Players Cup 4 Final Thoughts + Eternatus VMAX/Power Plant
Hello again Flipside readers! As I write this article, there are just three days left for players to use their Players Cup 4 event keys to attempt to qualify for the next phase of the tournament. However, I know a number of players--including some of the game’s best!--who have waited until the last minute and will be grinding for those last few rep over the next few days.
Last time I wrote, I touched on two decks I thought were good plays for keys: ADPZ and Welder Toolbox. This time, I’ll focus on another deck that has been working well for me recently: Eternatus VMAX. I’ll focus on how the metagame has shifted over the course of the qualification period, and how I believe Eternatus should be built to handle the current meta.
Back in Players Cup 3, I struggled with my first several keys, playing a mix of ADPZ and Decidueye/Galarian Obstagoon. However, I was able to promptly get back on the track to qualification by switching to a new deck: a consistent Eternatus VMAX list with a Power Plant/Reset Stamp package. That deck had a number of advantages in the Players Cup 3 meta:
- It was strong against ADPZ, PikaRom, and Welder Toolbox (the three most-played decks);
- Reset Stamp gave you significant comeback potential to counter the poor starts that Eternatus can sometimes experience; and
- Less experienced players, or simply ones who weren’t paying attention, often got heavily punished by attempting to use abilities such as Dedechange under Power Plant. This seems silly, but it happened an insane number of times during my keys and directly swung a number of games in my favor.
For Players Cup 4, I’m experiencing a similar trend: my early keys, with ADPZ and PikaRom, gave me mixed results, but I have seen an increase in rep earned since swapping to Eternatus in my more recent keys. Again, the meta has shifted to bring ADPZ and Welder Toolbox to the forefront (boosted, I think, by Azul Garcia Griego’s recent power rankings and tournament success with those archetypes). The way those lists have been constructed recently also helps Eternatus: Welder Toolbox almost never plays Marshadow UNB anymore, and ADPZ lists recently tend to not play Big Charm and only run one copy of Mawile-GX.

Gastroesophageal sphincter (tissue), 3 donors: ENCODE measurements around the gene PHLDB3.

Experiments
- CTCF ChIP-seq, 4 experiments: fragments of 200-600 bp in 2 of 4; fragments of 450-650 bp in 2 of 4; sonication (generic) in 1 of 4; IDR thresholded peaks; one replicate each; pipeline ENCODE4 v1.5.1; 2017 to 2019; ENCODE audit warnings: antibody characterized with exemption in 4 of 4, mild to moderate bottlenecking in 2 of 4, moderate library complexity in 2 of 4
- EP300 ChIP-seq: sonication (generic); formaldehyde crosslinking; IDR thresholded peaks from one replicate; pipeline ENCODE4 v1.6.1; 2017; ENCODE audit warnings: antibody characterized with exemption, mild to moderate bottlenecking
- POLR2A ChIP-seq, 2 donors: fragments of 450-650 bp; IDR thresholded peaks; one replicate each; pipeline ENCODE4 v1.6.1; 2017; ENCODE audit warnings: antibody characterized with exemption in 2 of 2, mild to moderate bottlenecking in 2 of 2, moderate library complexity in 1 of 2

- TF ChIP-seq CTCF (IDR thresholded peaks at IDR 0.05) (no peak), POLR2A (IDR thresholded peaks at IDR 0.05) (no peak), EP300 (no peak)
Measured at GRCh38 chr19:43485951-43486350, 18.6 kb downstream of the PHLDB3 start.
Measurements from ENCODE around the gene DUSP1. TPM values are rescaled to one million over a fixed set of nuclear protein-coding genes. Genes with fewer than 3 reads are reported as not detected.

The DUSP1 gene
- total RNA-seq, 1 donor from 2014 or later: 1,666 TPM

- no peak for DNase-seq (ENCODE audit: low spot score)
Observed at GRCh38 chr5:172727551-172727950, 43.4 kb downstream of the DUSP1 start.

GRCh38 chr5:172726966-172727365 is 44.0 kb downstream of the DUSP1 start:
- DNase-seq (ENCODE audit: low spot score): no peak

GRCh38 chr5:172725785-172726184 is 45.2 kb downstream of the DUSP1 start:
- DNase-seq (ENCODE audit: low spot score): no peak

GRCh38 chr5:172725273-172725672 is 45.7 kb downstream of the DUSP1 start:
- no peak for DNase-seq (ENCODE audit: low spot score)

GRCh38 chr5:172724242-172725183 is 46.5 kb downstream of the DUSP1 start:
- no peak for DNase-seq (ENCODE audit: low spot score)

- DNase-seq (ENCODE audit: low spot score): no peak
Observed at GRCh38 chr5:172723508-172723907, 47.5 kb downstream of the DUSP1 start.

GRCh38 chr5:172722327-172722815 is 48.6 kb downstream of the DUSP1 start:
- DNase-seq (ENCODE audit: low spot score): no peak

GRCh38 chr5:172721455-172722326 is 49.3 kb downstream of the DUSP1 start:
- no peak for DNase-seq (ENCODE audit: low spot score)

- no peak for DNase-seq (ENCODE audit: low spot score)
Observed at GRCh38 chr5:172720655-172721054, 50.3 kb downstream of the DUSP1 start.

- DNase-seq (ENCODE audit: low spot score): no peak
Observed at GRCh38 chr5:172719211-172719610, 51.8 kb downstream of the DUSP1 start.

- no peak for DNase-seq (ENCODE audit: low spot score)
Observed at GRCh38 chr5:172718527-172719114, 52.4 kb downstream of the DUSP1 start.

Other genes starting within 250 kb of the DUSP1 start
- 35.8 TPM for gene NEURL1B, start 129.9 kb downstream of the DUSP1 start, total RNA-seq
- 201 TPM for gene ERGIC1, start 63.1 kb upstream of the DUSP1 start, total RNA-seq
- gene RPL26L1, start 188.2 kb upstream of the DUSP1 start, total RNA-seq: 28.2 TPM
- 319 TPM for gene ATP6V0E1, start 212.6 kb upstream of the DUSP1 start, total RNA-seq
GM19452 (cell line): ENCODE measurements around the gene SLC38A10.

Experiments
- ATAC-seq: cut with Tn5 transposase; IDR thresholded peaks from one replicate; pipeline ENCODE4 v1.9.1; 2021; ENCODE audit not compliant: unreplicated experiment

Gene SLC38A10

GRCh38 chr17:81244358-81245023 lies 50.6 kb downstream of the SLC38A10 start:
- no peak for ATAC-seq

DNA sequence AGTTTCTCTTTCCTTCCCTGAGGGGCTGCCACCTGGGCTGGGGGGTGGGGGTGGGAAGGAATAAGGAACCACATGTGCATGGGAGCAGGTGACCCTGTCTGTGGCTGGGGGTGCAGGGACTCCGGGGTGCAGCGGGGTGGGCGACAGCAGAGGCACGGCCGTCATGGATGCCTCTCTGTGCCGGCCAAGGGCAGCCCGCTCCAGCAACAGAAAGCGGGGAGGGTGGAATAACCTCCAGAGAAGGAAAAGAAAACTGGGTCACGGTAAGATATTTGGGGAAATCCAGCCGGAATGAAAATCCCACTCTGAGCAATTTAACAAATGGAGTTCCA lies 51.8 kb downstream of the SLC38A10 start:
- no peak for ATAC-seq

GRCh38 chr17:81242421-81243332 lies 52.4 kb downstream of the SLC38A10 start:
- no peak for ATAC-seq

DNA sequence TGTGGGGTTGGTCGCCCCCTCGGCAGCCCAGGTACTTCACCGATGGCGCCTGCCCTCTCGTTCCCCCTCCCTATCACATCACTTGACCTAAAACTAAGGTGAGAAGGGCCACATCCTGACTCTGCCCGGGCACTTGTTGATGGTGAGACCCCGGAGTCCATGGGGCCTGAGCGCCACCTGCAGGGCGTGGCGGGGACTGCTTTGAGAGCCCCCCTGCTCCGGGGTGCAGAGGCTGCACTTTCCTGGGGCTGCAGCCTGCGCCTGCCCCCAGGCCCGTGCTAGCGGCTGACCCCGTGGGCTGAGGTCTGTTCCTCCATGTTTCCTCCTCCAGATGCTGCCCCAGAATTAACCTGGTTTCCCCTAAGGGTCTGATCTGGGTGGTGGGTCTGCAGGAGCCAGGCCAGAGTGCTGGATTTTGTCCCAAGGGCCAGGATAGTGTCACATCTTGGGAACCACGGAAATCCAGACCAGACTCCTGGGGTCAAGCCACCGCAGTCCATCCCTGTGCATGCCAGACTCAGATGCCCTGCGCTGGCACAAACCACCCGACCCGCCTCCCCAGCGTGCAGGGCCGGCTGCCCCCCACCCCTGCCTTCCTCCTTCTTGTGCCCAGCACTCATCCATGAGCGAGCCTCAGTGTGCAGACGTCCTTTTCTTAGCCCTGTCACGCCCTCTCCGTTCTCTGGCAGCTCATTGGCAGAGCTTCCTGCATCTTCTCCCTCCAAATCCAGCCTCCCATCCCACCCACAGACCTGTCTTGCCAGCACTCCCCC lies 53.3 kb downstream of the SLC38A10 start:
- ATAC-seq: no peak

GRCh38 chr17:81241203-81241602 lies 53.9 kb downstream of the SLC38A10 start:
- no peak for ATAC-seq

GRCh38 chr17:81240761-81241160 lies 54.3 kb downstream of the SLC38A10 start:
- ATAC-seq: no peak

Another perk Eternatus has gained since the last Players Cup is the ability to turn one of its autolosses into an even matchup. This, of course, comes from Phoebe, which was released in Battle Styles and allows you to improve your LucMetal matchup by an incredible amount with just one card slot. LucMetal is pretty prevalent in keys from what I’ve been seeing, so the ability to go even (or better) against it while beating most of the other top decks makes Eternatus an incredibly appealing pick.
I’ll note that I have not decided to try to beat every matchup with this iteration of Eternatus. My list takes a pretty hard loss to Urshifu VMAX decks (both Rapid Strike and the less-played Single Strike). I have opted not to include Weakness Guard Energy because it decreases the consistency of the turn 1 Power Accelerator play (which is key in a few matchups) and makes you weaker against Fan of Waves, which has seen a recent spike in play in multiple archetypes. Rapid Strike Urshifu VMAX has not been a tier 1 deck for at least a few weeks now, so it’s fine to lose to it as long as you’re beating everything else; however, keep an eye on the meta, as I anticipate an increase in Urshifu over the next week or two now that many lists are cutting techs for it.
Below is my current Eternatus list that I’ve been using for Players Cup 4. I’ll explain some of my card choices in the following section.